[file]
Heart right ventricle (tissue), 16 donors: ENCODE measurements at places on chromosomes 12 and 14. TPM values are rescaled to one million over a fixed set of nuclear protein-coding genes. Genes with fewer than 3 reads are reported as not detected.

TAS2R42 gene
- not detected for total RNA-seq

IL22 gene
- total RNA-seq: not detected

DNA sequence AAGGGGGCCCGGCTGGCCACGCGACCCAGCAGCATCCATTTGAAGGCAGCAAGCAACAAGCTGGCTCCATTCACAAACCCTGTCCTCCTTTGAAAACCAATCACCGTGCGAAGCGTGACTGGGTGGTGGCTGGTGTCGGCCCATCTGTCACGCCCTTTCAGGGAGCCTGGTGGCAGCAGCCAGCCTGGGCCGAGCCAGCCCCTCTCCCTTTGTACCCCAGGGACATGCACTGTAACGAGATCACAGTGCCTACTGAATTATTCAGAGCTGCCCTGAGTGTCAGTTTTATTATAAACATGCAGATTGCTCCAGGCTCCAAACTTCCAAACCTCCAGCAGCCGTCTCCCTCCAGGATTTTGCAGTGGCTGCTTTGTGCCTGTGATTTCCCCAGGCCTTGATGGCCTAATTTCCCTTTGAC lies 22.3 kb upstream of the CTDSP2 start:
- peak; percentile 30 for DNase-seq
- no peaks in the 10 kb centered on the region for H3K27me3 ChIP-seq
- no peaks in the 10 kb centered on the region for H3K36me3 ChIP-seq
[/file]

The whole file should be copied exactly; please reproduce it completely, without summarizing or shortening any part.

Heart right ventricle (tissue), 16 donors: ENCODE measurements at places on chromosomes 12 and 14. TPM values are rescaled to one million over a fixed set of nuclear protein-coding genes. Genes with fewer than 3 reads are reported as not detected.

TAS2R42 gene
- not detected for total RNA-seq

IL22 gene
- total RNA-seq: not detected

DNA sequence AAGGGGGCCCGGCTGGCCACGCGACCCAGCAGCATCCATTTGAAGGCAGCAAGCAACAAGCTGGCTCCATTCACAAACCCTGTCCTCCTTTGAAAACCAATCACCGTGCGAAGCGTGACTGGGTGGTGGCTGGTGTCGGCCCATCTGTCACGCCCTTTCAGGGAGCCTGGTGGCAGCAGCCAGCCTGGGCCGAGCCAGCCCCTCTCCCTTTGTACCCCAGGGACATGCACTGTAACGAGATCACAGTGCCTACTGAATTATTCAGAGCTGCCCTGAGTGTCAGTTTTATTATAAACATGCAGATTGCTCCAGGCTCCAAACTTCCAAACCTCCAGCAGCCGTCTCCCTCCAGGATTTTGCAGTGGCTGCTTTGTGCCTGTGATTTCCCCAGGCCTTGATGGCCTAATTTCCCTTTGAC lies 22.3 kb upstream of the CTDSP2 start:
- peak; percentile 30 for DNase-seq
- no peaks in the 10 kb centered on the region for H3K27me3 ChIP-seq
- no peaks in the 10 kb centered on the region for H3K36me3 ChIP-seq